It is interesting to note that Hard Drive Manufacturers use the correct meaning of "Gigabytes" when referring to hard drives, and not what most people think of as a GB which is actually a Gibibyte:
Gigabyte = 10 to the 9 bytes = 1000000000bytes = 1000 megabytes
Gibibyte = 2 to the 30 bytes = 1073741824bytes = 1024 mebibytes
Since Mac OS X also switched to this "proper" definition for storage units such as Gigabytes as of Snow Leopard, then the size of the drive should be understood in these terms, noting that on a Mac the OS and the Hard Drive will be talking the same language, there is no need to do the conversion from Gibibytes to Gigabytes.
The given size should be correct and accurate as reported on a Mac as they have a common understanding of what a Gigabyte is, and incorrect on Windows which uses the commonly misused Gibibyte structure on it's filesystems whilst users incorrectly assume it is measured in Gigabytes.
Technically manufacturers should use GiB not GB when marketting and packaging their drives, but they don't/won't, and use Gigabyte which they know practically everyone uses incorrectly.
In your case the available unformatted capacity is indeed low even for using the correct maths, but as referenced in another answer the size of 256Gb refers to the total storage capacity of the drive, and you have to not only accept that formatted capacity is lower, but also that the capacity that is available to format can also be lower, if portions are reserved for the purposes of replacing bad blocks through the lifecycle of the drive.
Lengthy comment follows after the first 2 comments below - too long for a comment tho, but not really part of the answer other than background info perhaps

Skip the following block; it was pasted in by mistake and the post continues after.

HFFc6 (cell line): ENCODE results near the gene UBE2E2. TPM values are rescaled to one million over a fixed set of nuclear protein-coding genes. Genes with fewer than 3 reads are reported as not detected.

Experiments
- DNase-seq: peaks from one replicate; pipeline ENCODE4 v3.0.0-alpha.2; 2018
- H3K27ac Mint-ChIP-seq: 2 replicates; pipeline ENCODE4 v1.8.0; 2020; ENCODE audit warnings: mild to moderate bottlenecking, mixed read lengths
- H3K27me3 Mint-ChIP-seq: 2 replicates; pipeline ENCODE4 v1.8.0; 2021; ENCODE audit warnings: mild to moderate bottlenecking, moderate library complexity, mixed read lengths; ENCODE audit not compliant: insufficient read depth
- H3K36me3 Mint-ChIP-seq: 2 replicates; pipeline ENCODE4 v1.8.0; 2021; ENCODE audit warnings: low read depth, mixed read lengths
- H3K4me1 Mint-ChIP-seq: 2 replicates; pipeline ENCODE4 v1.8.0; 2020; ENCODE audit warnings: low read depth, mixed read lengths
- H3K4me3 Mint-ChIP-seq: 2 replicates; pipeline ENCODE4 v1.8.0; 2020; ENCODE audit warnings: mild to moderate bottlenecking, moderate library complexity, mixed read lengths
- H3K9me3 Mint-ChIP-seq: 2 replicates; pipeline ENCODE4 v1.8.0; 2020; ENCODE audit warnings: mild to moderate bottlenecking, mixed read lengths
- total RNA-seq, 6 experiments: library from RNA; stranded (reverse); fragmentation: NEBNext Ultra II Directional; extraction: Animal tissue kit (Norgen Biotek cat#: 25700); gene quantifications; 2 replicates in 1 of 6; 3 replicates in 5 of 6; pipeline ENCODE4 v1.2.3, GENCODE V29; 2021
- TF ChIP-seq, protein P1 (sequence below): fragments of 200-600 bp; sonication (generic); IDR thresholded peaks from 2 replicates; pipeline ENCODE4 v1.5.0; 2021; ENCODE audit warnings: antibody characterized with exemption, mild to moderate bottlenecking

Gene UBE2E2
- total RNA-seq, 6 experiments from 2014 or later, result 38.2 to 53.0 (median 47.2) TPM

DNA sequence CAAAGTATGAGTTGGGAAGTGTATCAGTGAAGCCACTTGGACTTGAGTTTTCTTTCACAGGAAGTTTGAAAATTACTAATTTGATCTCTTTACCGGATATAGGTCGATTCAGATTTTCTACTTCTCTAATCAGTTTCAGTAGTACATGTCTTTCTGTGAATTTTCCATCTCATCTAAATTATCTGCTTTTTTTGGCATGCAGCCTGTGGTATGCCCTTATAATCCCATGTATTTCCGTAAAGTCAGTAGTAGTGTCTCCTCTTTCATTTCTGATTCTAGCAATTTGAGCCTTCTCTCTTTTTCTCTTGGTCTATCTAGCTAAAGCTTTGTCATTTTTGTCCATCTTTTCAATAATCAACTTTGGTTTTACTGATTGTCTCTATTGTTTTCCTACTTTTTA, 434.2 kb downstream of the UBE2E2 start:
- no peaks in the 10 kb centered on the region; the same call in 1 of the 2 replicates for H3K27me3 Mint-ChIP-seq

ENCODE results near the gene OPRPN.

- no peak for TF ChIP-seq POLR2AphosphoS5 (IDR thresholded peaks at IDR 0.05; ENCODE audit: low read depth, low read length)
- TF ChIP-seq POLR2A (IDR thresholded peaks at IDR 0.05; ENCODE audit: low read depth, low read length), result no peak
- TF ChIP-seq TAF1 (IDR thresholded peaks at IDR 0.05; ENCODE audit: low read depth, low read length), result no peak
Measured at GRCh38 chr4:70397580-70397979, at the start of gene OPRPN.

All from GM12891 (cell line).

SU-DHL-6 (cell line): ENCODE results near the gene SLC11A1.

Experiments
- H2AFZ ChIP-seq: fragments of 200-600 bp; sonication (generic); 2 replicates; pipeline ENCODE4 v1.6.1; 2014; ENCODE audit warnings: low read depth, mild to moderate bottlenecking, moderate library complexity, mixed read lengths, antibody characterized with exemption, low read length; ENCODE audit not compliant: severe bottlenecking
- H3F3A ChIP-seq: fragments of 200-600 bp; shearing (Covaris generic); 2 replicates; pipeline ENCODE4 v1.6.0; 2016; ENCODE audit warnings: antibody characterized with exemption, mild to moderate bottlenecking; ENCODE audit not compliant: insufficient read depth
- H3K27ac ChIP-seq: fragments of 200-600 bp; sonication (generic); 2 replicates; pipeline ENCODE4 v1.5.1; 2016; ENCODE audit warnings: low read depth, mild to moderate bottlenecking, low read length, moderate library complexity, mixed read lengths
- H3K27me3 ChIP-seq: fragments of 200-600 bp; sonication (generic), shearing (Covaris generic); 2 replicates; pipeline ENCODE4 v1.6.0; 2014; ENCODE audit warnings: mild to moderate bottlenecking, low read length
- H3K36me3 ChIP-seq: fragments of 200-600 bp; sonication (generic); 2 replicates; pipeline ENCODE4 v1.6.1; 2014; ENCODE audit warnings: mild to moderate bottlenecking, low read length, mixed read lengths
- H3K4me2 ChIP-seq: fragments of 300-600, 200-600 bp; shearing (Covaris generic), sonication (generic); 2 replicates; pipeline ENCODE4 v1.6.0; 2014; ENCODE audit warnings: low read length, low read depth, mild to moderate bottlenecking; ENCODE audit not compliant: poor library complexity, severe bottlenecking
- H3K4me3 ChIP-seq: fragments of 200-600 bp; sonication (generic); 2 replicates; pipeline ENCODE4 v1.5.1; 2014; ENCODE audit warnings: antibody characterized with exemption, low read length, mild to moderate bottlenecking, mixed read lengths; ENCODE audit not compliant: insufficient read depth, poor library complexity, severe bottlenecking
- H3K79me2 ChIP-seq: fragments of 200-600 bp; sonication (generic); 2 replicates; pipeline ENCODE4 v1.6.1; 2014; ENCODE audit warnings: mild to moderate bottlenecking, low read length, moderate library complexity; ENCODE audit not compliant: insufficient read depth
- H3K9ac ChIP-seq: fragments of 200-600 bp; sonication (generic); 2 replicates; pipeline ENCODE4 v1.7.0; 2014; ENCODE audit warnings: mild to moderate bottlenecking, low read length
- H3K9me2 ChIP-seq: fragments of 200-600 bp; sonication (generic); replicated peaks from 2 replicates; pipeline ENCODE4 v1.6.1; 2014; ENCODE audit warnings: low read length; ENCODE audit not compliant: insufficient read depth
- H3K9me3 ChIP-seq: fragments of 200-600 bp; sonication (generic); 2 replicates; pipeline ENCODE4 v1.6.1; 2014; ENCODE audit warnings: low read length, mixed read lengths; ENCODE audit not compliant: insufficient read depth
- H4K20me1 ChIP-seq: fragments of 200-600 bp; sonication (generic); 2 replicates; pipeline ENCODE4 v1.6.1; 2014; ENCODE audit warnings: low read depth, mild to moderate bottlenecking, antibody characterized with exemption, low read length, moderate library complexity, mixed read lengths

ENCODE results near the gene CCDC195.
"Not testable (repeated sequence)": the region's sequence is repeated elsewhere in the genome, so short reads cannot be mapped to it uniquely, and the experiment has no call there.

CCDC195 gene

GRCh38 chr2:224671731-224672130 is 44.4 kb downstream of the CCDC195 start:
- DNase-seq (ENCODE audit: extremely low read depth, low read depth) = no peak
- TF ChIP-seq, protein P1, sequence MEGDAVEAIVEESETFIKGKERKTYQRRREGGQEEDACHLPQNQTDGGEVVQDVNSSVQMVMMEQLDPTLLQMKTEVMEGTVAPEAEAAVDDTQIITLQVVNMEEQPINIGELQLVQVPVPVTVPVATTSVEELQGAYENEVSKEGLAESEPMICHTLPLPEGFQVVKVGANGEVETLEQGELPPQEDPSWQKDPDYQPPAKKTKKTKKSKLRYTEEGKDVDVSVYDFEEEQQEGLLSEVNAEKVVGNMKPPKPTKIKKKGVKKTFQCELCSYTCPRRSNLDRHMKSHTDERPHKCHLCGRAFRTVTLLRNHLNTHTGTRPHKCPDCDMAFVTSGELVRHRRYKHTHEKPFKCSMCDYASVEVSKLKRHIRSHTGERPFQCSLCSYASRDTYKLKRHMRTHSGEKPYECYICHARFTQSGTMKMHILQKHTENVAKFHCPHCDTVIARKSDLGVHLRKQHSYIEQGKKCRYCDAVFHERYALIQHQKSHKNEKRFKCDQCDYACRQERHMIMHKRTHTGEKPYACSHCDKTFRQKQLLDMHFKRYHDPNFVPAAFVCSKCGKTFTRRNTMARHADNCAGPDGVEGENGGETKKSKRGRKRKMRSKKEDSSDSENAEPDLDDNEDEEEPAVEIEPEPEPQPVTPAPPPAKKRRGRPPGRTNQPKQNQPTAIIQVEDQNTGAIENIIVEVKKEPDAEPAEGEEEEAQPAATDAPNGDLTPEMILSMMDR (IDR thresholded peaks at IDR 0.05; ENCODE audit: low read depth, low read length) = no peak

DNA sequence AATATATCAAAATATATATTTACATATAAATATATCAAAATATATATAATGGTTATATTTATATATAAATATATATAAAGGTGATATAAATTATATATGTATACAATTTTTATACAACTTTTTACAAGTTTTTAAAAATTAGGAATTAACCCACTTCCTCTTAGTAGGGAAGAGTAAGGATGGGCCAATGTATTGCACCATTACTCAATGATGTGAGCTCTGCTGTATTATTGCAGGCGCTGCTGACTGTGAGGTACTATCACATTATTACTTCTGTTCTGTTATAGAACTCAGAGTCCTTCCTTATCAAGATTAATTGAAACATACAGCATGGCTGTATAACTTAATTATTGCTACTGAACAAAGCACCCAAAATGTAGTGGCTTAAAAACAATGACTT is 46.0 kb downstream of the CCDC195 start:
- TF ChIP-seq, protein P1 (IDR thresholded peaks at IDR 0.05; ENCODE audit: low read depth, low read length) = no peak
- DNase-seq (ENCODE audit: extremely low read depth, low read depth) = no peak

The space reservation thing is not something I feel I can be canonical about, I know the theory, I can't really backup it up once and for all, especially because this is an Apple non-consumer drive. However, almost all drives over provision, providing more space than they state in order to have capacity for replacing worn areas.
It's not 100% clear, but it certainly appears to be the case, that in the case of these Apple supplied drives, the provision of "backup" blocks is taken from the stated capacity from the off. I think this is how most manufacturers do it, hence the fact that you see way more 60Gb drives than 64Gb etc. The implication being that there is 64Gb of storage capacity, and 60 of it us user addressable. Whether you call that a 60 or a 64Gb drive could potentially be taken either way. I would call it a 60, but from a legal perspective I would imagine both cases are arguable accurate. As for the instances you see where the available capacity is equal to or greater than the nominal capacity (in the case of the 128Gb drives you see) then it could simply be the case that some manufacturers are either more generous, or more worried about failure, than others and genuinely put in more chips worth, say 132Gb for example.
So in you case, you likley have a 256Gb drive in terms of chips, the fact that the user addressable space is lower, even before formatting is likely just how it is. I have an Apple supplied 128Gb Air SSD which shows much the same behaviour:
APPLE SSD TS128C:
Capacity: 121.33 GB (121,332,826,112 bytes)
Model: APPLE SSD TS128C